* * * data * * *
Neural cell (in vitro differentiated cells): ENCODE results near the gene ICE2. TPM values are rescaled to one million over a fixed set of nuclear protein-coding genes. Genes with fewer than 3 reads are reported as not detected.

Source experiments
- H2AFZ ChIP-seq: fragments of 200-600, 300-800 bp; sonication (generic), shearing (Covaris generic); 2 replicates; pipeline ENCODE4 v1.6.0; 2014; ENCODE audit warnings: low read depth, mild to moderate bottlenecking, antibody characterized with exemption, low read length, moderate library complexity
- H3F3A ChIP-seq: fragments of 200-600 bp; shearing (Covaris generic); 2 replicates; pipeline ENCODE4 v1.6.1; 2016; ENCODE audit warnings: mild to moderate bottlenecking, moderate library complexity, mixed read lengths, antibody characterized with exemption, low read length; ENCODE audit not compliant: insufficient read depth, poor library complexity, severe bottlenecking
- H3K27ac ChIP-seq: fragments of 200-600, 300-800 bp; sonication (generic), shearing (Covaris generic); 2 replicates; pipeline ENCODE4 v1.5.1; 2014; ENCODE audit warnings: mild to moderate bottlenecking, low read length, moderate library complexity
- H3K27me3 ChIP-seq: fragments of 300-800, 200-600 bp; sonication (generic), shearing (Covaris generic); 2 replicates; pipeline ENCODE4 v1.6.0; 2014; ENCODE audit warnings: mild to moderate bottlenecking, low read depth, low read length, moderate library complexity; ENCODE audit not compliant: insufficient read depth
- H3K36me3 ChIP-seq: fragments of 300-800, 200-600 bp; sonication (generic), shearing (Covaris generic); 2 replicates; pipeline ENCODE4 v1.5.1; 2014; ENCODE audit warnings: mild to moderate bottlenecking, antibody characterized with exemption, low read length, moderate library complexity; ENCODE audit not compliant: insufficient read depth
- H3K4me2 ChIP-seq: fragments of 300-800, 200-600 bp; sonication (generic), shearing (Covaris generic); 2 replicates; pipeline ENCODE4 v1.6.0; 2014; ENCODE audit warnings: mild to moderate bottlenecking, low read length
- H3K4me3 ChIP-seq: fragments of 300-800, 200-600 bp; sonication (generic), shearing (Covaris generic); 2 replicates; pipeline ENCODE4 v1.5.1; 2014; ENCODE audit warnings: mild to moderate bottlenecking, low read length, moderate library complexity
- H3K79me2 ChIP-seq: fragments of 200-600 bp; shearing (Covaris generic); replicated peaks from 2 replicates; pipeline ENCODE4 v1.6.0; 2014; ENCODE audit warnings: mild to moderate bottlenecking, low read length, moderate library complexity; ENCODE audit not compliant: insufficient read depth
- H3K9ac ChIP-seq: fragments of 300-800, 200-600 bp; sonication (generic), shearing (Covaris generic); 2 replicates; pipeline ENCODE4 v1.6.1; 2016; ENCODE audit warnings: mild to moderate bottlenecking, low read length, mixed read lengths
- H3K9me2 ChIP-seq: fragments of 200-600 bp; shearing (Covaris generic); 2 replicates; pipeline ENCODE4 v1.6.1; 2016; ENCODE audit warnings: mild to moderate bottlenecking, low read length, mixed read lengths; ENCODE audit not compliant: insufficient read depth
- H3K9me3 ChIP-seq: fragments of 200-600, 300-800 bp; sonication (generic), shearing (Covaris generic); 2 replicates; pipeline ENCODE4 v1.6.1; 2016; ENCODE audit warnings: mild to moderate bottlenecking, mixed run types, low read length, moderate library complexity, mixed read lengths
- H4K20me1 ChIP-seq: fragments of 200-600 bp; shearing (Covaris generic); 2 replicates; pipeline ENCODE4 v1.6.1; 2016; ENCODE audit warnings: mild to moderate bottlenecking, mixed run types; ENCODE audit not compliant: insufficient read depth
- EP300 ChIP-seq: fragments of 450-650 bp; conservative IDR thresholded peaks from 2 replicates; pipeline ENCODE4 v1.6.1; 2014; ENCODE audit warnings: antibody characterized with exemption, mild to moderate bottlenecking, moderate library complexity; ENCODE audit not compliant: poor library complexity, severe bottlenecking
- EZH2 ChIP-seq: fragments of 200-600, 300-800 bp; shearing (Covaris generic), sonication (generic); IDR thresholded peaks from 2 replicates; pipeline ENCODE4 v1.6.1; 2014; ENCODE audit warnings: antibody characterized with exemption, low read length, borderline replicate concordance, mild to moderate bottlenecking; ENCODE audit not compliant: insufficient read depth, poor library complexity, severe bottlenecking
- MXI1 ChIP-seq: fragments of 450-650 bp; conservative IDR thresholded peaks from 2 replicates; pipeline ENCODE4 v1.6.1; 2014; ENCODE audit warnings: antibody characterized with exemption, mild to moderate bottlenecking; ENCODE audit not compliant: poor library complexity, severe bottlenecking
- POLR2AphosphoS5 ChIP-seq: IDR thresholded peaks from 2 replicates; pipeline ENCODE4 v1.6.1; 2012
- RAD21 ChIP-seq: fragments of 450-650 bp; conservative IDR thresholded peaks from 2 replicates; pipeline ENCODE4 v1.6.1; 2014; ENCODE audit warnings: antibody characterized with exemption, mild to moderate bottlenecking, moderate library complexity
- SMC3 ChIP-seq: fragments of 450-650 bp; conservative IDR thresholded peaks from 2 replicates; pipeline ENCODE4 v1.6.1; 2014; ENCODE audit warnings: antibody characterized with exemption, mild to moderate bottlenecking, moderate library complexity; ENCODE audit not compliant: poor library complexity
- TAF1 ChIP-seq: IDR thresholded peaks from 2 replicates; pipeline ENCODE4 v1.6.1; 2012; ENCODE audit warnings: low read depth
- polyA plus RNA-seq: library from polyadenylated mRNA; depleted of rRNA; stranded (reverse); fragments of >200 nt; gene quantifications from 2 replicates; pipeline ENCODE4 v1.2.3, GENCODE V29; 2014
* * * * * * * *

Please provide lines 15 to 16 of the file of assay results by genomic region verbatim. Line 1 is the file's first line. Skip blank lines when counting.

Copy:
- EP300 ChIP-seq: fragments of 450-650 bp; conservative IDR thresholded peaks from 2 replicates; pipeline ENCODE4 v1.6.1; 2014; ENCODE audit warnings: antibody characterized with exemption, mild to moderate bottlenecking, moderate library complexity; ENCODE audit not compliant: poor library complexity, severe bottlenecking
- EZH2 ChIP-seq: fragments of 200-600, 300-800 bp; shearing (Covaris generic), sonication (generic); IDR thresholded peaks from 2 replicates; pipeline ENCODE4 v1.6.1; 2014; ENCODE audit warnings: antibody characterized with exemption, low read length, borderline replicate concordance, mild to moderate bottlenecking; ENCODE audit not compliant: insufficient read depth, poor library complexity, severe bottlenecking